At a public meeting to discuss the master plan for the south Elyria public housing complex, Dominick Durante Jr., president of LDA Architects, the firm the Lorain Metropolitan Housing Authority is using on the project, said the plan is to reduce the 174 housing units to a 150-unit development.
Not only will fewer units be built, the agency will move away from five- and six-bedroom units, which are designed for families with multiple children.
“Traditional public housing is problematic because it’s denser. A lower density makes it a more tolerable living environment,” Durante said. “We are trying to make a greener, better place for residents to live.”
The revelation that fewer units and families will be living at Wilkes Villa was met with some reservation from those in the audience, who wondered if the reduction will displace residents or put a strain on the available affordable housing in Lorain County. Questions about whether families would be placed in other scattered housing or public housing options in the county also followed the announcement.
John McMahon, the authority’s assistant executive director, said it’s too soon to discuss housing alternatives for residents because the master plan is still very much in the conceptual phase — the agency has not secured funding for any construction beyond an initial phase that will begin late this year or early 2014.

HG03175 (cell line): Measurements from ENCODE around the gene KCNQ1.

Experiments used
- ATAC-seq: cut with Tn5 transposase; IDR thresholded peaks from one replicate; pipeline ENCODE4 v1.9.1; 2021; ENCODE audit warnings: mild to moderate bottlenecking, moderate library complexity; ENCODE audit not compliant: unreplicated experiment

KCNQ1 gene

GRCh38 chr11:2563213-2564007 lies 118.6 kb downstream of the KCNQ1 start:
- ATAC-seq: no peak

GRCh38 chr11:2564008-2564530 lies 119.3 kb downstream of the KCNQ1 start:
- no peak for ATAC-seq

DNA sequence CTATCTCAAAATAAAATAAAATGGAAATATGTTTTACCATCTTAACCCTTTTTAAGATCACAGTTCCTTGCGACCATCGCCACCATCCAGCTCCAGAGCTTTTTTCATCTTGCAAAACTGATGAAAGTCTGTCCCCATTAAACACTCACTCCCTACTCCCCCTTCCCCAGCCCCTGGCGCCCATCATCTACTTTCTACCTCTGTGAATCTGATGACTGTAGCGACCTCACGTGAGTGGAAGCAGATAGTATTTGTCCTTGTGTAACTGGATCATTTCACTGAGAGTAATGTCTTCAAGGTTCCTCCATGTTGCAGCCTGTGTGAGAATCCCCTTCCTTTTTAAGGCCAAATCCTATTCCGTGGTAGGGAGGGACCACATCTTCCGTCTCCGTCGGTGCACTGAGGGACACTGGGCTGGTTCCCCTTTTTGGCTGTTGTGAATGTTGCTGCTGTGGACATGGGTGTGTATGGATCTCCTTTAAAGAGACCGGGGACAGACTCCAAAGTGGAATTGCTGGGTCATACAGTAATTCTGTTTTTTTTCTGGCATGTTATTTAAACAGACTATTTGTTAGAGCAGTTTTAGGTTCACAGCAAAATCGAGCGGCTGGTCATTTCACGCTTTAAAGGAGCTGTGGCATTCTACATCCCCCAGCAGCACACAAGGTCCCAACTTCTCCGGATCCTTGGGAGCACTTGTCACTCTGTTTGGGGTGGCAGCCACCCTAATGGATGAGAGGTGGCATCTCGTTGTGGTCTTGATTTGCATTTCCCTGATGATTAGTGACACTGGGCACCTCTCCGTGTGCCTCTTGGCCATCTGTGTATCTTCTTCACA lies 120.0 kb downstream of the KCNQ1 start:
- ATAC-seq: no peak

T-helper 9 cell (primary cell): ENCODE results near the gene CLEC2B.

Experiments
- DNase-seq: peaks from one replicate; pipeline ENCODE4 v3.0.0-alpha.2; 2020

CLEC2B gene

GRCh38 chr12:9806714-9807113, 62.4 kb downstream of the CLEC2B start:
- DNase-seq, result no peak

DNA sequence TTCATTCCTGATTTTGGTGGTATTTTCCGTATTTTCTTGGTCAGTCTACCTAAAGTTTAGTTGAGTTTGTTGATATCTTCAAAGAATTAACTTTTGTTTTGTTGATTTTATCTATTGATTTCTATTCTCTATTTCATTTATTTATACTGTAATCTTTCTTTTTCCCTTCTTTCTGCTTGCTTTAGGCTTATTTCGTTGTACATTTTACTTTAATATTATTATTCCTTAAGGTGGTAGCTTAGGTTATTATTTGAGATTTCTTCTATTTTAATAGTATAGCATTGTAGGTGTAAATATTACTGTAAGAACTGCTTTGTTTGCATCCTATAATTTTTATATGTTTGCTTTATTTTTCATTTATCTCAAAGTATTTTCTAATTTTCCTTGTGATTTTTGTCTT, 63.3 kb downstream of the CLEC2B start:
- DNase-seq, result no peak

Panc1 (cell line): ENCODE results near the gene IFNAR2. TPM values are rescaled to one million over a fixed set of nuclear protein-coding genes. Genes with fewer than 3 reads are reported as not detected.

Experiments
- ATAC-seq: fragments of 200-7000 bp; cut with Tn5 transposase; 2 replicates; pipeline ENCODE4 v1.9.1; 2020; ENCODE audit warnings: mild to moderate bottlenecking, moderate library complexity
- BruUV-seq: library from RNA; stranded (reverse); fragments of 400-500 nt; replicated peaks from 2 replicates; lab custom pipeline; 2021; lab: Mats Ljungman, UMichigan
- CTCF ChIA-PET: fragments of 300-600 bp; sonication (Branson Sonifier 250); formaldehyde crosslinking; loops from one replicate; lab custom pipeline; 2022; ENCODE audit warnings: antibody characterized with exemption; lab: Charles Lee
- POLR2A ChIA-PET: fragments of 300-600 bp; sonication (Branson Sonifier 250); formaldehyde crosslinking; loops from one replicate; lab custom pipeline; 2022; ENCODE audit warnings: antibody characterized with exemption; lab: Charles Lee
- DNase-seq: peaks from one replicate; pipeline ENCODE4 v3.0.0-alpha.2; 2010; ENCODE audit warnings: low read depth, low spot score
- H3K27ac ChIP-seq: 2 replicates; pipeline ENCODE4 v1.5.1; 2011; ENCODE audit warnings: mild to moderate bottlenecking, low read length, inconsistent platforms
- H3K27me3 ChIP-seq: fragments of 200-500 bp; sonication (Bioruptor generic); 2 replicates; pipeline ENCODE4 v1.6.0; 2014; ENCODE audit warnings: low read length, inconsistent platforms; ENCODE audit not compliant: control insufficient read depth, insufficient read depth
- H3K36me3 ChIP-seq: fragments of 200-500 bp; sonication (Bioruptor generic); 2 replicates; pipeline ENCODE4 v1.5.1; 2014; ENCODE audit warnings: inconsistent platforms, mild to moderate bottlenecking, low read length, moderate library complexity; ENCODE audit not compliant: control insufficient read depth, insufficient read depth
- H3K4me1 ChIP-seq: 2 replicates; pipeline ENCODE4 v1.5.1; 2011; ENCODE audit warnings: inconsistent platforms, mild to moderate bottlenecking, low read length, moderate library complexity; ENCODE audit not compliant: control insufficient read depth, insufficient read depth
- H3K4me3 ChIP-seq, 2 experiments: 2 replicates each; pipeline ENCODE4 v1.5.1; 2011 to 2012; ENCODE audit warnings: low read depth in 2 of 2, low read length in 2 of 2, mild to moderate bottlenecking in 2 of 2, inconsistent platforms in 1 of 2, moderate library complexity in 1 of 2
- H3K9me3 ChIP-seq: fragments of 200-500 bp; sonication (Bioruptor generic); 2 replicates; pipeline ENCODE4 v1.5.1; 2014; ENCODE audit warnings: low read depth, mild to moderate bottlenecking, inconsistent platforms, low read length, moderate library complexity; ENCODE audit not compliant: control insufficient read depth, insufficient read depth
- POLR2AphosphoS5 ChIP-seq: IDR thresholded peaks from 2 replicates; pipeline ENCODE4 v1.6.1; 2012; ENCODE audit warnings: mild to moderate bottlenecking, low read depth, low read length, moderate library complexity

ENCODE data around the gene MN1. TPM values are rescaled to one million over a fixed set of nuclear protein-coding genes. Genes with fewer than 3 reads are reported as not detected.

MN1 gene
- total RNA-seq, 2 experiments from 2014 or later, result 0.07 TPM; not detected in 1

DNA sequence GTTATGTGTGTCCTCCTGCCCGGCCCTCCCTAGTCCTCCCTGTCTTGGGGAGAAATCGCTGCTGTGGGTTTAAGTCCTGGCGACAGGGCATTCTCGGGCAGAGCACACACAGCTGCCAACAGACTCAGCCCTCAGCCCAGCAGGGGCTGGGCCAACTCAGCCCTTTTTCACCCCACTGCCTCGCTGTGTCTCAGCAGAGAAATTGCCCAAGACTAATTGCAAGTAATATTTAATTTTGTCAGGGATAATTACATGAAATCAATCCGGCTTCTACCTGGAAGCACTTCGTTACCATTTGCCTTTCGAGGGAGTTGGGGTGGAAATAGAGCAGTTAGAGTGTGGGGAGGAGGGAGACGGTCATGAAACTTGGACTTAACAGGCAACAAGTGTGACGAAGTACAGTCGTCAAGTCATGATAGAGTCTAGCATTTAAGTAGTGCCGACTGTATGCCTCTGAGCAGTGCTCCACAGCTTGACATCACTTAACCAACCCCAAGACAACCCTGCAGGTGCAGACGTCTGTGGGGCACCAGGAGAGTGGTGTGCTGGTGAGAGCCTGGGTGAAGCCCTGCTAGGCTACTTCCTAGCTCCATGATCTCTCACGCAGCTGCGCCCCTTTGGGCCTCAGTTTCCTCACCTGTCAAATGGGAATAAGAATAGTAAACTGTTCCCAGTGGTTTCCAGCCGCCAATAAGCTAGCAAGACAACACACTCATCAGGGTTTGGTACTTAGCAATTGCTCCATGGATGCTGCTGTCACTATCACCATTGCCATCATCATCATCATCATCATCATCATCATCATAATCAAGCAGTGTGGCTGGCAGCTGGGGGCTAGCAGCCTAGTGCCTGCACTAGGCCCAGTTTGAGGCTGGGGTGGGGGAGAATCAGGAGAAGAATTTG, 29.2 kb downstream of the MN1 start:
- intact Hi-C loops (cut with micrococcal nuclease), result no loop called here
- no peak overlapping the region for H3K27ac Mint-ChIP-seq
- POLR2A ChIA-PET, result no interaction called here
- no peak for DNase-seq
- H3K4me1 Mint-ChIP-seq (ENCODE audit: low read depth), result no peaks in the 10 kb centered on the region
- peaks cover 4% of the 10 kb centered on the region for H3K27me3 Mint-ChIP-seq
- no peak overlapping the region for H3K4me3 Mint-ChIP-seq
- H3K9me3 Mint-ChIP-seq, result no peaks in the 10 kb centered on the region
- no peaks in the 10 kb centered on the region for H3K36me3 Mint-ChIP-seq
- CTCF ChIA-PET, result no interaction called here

In that phase, one prototype housing unit, an administrative and maintenance facility and a combination child care and satellite clinic of Lorain County Health and Dentistry will be built for $2 million.
“We don’t know when we will have the funding to do this,” McMahon said. “It could be 3 to 5 years before we can even apply for funding.”
Executive Director Homer Virden said the project will be funded through layered funding from tax credits and federal housing grants.
Councilman Marcus Madison, D-5th Ward, said the Wilkes Villa master plan is another sign Elyria is turning a significant corner.
“The redevelopment of Wilkes Villa is critically important to the ongoing revitalization of the neighborhood,” he said. “A neighborhood’s success requires a strategic vision, and this effort brings together residents, city representatives, developers and community leaders to implement a bold plan for improving the 5th Ward and the quality of life of its residents.”
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